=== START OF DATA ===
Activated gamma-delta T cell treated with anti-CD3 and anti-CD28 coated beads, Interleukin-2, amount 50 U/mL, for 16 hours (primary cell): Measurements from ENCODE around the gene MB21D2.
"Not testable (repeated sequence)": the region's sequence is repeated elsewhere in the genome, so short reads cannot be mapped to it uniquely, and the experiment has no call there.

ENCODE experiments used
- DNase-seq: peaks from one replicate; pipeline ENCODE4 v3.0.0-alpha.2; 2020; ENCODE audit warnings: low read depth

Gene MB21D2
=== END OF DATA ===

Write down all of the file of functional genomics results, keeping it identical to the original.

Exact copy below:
Activated gamma-delta T cell treated with anti-CD3 and anti-CD28 coated beads, Interleukin-2, amount 50 U/mL, for 16 hours (primary cell): Measurements from ENCODE around the gene MB21D2.
"Not testable (repeated sequence)": the region's sequence is repeated elsewhere in the genome, so short reads cannot be mapped to it uniquely, and the experiment has no call there.

ENCODE experiments used
- DNase-seq: peaks from one replicate; pipeline ENCODE4 v3.0.0-alpha.2; 2020; ENCODE audit warnings: low read depth

Gene MB21D2